Learn more about CAPS below, with information from our website and medical database of autoinflammatory diseases

Spectrum of CAPS inflammation from our org:

Features of FCAS (NLRP3-AID mild), in addition to the common CAPS symptoms (above):

Symptoms are often triggered by cold or cooling temperatures:
Hearing loss and amyloidosis is not common for FCAS, but there is more risk for this damage from chronic inflammation in other forms of CAPS (see MWS and NOMID/CINCA).
Large family groups w/ FCAS for many generations-most in N. America
NOT Acquired Cold Urticaria, (ACU) – aka “allergy to cold”
Urticaria-like rashes may become present after triggered flares, or may become more pronounced if the rash is more chronic/persistent

Negative ice cube test, and the rash, and flaring is not immediate in FCAS, but presents over an hour later in many cases.

Features of MWS (NLRP3-AID moderate), in addition to the common CAPS symptoms (listed above the spectrum image.)

Symptoms are often triggered by cold, stress or unknown factors

Urticaria-like rash may be more chronic/persistent, but it may become more pronounced during flares. More chronic inflammation.

Negative ice cube test, and the rash, and flaring is not immediate in FCAS, but presents over an hour later in many cases.
Many large family groups with MWS for generations around the globe.
Progressive, significant sensorineural hearing loss, noted in adolescence-may be present in some children w/ more severe MWS.

Some have notable eye issues from chronic inflammation

If untreated, high risk for developing amyloidosis from elevated serum amyloid

Features of NOMID/CINCA (NLRP3-AID severe), in addition to the common CAPS symptoms (listed above the spectrum image.)

Almost constant flaring, w/ chronically high inflammatory lab values

Urticaria-like rash is very chronic/persistent, but it may become more pronounced during flares.
Some have notable eye issues from chronic inflammation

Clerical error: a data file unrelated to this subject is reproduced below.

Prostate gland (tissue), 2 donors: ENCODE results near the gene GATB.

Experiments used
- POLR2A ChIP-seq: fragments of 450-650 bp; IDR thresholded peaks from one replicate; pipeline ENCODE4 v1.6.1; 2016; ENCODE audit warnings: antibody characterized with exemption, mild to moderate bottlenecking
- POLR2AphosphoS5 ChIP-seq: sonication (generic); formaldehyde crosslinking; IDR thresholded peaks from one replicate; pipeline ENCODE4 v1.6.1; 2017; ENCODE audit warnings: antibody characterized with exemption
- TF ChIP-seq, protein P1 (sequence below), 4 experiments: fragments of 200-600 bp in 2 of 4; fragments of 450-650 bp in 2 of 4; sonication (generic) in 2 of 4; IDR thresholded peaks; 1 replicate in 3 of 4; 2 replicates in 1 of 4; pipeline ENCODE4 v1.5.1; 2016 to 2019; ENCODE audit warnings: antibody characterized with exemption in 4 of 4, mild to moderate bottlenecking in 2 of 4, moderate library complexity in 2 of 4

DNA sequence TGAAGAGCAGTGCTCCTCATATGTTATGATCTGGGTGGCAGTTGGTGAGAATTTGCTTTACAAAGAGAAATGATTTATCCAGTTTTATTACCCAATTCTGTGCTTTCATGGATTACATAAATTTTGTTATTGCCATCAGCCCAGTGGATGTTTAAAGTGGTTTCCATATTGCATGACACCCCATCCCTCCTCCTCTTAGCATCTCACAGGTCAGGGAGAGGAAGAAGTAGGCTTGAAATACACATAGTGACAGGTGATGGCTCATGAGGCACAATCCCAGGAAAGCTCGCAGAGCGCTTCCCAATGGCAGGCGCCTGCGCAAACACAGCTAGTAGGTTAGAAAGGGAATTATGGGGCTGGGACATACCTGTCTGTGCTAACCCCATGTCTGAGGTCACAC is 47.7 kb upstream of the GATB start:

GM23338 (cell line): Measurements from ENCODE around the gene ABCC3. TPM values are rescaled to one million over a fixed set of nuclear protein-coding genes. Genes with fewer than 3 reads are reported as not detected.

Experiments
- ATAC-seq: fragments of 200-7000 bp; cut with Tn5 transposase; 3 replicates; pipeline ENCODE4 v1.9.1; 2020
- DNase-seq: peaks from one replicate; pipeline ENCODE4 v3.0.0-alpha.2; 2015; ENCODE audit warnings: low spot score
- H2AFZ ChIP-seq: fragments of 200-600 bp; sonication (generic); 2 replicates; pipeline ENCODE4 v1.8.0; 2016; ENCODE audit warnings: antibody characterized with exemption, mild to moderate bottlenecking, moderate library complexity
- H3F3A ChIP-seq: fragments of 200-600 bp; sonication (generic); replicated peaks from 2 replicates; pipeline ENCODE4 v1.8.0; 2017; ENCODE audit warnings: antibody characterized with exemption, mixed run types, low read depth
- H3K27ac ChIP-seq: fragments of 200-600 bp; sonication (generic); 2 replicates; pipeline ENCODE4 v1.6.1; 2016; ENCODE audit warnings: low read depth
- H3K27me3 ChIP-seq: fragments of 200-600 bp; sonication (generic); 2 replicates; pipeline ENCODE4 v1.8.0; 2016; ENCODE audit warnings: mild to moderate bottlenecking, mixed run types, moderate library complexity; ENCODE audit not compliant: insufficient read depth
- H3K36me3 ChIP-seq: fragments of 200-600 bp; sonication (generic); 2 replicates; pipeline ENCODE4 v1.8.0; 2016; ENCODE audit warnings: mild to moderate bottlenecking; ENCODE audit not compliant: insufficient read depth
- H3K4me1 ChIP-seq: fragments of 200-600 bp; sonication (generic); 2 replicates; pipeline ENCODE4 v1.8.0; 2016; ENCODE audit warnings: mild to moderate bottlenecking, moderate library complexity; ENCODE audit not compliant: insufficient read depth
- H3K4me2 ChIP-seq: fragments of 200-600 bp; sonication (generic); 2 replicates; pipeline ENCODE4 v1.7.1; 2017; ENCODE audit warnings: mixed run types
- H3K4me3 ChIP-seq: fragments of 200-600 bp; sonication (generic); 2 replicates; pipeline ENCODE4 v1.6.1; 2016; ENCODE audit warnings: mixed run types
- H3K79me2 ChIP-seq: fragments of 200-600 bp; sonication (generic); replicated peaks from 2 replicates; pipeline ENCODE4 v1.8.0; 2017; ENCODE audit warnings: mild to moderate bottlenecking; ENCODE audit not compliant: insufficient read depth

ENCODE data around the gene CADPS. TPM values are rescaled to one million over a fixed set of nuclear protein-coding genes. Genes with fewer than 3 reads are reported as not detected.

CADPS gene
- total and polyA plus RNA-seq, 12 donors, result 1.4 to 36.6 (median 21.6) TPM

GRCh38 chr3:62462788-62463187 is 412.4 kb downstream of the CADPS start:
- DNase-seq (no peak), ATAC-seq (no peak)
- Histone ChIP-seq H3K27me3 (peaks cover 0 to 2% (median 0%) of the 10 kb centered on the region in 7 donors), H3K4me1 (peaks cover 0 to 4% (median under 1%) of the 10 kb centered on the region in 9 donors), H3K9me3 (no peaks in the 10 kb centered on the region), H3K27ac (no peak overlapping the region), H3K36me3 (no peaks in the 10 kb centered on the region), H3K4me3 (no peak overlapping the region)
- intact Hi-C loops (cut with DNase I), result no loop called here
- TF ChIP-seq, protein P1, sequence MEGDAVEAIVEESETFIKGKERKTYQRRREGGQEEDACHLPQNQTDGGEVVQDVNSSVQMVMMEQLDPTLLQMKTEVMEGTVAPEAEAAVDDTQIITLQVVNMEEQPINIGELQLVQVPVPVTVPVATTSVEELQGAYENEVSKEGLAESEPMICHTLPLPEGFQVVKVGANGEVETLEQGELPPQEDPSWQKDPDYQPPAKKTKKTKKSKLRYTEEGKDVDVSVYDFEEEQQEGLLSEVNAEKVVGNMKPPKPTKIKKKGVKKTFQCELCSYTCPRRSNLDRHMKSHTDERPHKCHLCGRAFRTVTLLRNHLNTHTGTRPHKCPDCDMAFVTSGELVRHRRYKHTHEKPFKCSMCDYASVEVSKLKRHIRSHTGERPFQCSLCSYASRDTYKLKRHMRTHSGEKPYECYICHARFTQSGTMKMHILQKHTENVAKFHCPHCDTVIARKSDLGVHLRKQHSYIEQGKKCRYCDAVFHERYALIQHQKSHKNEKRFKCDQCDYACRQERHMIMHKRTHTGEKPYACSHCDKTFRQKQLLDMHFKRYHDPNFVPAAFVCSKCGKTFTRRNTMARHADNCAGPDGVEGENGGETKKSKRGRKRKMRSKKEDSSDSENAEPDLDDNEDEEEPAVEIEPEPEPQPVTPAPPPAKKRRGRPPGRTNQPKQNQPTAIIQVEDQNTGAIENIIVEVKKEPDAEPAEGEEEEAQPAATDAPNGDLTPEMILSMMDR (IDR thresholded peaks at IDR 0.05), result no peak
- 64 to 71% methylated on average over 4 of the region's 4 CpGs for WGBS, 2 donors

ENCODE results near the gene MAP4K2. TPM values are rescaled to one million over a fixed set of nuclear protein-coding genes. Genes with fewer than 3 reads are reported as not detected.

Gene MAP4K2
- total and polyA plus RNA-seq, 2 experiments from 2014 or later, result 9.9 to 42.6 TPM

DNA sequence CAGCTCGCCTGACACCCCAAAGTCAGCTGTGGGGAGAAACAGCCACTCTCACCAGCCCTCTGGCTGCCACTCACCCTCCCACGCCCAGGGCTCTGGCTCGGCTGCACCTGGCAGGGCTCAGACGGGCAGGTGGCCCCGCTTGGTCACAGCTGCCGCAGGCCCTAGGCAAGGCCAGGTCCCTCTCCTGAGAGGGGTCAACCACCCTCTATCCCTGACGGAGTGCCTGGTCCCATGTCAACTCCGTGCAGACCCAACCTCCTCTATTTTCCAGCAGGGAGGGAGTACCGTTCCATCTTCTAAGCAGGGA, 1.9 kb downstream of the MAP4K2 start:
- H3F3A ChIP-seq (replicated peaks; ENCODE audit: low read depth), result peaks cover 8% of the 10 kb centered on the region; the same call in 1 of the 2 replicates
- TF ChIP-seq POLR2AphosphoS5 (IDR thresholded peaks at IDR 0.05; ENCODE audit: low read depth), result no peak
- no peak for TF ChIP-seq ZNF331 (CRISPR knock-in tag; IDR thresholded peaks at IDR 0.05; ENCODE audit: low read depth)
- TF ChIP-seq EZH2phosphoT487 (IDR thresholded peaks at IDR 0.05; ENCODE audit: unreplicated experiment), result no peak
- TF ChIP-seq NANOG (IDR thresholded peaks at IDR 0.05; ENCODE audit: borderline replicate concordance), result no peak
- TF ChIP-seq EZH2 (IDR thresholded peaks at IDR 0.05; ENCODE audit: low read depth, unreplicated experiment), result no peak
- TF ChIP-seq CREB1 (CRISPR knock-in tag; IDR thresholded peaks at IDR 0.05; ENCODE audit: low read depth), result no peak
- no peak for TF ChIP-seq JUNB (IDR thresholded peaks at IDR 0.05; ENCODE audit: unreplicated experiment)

Papilledema – from increased intercranial pressure on the optic nerves
Joint involvement: 50% w/ bony overgrowth & enlarged kneecaps

Many may have craniofacial features, like a saddleback nose, frontal (forehead) bossing, failure to thrive, growth delay (height/weight)
Chronic aseptic meningitis – from inflamed tissues surrounding the brain.

Mental, cognitive and physical deficits or delays can occur, but damage or delays may be reduced w/ early diagnosis & treatment.
Progressive sensorineural hearing loss, starting in early childhood
If untreated, risk for developing organ damage, 1:5 risk of death before adulthood, amyloidosis from elevated serum amyloid

This is a nice video about a patient with the severe form of CAPS, known as CINCA in Europe and the UK, and NOMID in other parts of the world. This patient is a teen, and the doctors also discuss their process for transitioning patients from pediatric to adult care.

Make sure to also read Alex’s story from the NIH Director’s Blog Meet Alex-Before and After NIH Trial” as his family were some of the first sharing info and helping families online that were seeking information about NOMID/CINCA. They helped so many of us to find others, and the NIH, and inspired us to start our organization too.

Read Alex’s story

Here is the story of Kayla, a patient with NOMID/CINCA from 2014, that shows how research at the National Institutes of Health (NIH), including the Translational Autoinflammatory Disease Studies Institute (TADS) at the NIAID has helped autoinflammatory patients, including many with the severe form of CAPS, known as NOMID/CINCA (aka NLRP3-AID severe). Her mother, Dorelia Rivera is on our Autoinflammatory Alliance Board VP, and our policy lead for the organization.

We also want to share this video from Paul Rivere, that suffered decades from MWS, along with other members of his family, before he was diagnosed. He founded the French AMWS-CINCA CAPS organization in France, around the time when we started our org, and he was an inspiration to us all. Their yearly patient gatherings and advocacy with the start of RareConnect CAPS community in 2009, made a great impact. We honor his memory by sharing this video, and are thankful for the years of collaboration and friendship with him, and his family too.

Thanks to all the patients, doctors, scientists, caregivers and family members for your inspiration, support and dedication. We greatly appreciate you all!

Learn more about CAPS, and other autoinflammatory diseases on this blog, on or on our website, where you can also download a printable CAPS guidebook in English or Spanish, and we accept donations anytime. Thank you!